I never thought I'd miss the joy of being wedged into a stranger's armpit in a moshpit, but here we are. The pandemic has taken a lot from us and, like many others I imagine, I've been mourning the loss of sweaty, heady, deafening music gigs over the last year. However, reading this BBC article on the inventive ways live music is circumventing the traditional stage and crowd setup lifted my spirits a bit.
It also reminded me that I was one of those people who tuned in to watch Dua Lipa's live-streamed concert last year, and it was an absolute hoot. The cinematography was incredible, following Dua around a warehouse, complete with pre-recorded guest segments edited in and a series of choreographed group numbers and nifty costume changes. You could feel the energy and intimacy of the live performance, and it took the whole experience up a level knowing it wasn't pre-recorded.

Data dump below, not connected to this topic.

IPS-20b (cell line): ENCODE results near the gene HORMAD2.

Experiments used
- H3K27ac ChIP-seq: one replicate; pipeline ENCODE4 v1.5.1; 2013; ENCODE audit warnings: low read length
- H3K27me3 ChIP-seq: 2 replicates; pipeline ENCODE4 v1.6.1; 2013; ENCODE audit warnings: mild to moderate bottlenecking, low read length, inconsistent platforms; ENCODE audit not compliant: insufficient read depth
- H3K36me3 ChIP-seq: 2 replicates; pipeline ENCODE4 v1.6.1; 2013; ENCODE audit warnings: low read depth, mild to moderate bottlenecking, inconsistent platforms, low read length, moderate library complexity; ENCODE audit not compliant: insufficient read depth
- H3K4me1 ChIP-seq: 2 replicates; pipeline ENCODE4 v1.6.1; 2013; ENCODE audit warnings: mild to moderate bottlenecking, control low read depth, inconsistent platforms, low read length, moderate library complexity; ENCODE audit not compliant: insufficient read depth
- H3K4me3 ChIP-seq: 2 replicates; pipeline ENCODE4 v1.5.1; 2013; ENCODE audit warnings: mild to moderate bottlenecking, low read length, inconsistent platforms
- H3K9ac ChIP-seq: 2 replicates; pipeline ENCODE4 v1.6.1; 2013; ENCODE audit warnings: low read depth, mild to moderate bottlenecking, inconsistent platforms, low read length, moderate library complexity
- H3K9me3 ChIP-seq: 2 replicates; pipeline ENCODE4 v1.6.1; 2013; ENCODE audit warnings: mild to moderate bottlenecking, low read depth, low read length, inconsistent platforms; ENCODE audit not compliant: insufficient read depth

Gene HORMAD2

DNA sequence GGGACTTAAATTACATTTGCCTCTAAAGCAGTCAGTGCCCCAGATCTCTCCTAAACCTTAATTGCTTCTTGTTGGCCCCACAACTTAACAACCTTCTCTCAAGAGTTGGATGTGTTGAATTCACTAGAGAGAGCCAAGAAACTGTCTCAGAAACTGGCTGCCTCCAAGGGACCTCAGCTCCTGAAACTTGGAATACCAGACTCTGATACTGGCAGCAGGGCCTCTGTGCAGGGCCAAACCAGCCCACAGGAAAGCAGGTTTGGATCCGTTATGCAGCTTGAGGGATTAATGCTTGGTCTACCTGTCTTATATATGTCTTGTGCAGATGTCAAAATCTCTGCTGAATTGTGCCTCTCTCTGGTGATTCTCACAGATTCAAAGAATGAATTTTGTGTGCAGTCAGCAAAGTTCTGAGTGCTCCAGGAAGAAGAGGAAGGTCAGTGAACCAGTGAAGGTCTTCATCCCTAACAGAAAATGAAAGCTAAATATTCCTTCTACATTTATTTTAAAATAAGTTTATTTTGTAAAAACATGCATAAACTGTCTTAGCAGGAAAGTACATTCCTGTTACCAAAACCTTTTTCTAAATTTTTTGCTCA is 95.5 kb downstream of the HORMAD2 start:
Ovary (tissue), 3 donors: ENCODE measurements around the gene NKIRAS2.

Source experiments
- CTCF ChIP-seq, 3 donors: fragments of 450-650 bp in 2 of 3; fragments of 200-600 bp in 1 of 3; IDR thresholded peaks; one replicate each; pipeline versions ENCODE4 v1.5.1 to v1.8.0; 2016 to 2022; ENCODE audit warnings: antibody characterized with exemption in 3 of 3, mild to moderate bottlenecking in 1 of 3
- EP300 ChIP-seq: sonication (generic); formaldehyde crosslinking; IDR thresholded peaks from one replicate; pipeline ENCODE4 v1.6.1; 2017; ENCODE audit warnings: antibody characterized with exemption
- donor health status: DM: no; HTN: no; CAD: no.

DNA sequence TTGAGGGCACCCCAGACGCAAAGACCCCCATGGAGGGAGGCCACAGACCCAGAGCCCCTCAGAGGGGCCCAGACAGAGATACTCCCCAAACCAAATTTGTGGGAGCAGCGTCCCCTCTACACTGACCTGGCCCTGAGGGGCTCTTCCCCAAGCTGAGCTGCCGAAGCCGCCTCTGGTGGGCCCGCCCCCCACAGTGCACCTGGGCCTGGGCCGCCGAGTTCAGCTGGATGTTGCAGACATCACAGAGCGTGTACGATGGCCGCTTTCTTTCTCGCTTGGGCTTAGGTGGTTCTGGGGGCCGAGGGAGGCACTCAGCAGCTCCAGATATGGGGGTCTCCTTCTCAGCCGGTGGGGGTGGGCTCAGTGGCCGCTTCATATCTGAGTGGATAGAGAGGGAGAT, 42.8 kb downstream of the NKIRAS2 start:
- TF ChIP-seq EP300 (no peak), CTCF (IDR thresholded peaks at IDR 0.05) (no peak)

I also hadn't considered that, even pre-pandemic, artists and creatives were thinking of ways to engage more than just the physical crowd, and the pandemic has actually accelerated innovation in such areas. From venues fitted with state of the art video technology to innovative performance spaces like a barge on the Thames, to quote the article, "without an audience, the nature of a live show can evolve into something totally different".
Obviously, there is no complete substitute for live music, but it does make me hopeful for a future where we can experience music in so many more ways than a traditional gig, and from anywhere in the world with a stable internet connection.
"Dark times often seem to propagate some of the most exciting creative works," he says. "I have no doubt that the current global situation will have a profound and lasting impact on both the music and creative industries, but I believe that creative people, by their nature, are adaptive. "I think the silver lining for me is seeing what incredible and inventive creations will arise from this unfortunate situation we all find ourselves in. "I feel like we are at the start of something very exciting with virtual shows and that the creative journey will go beyond this pandemic."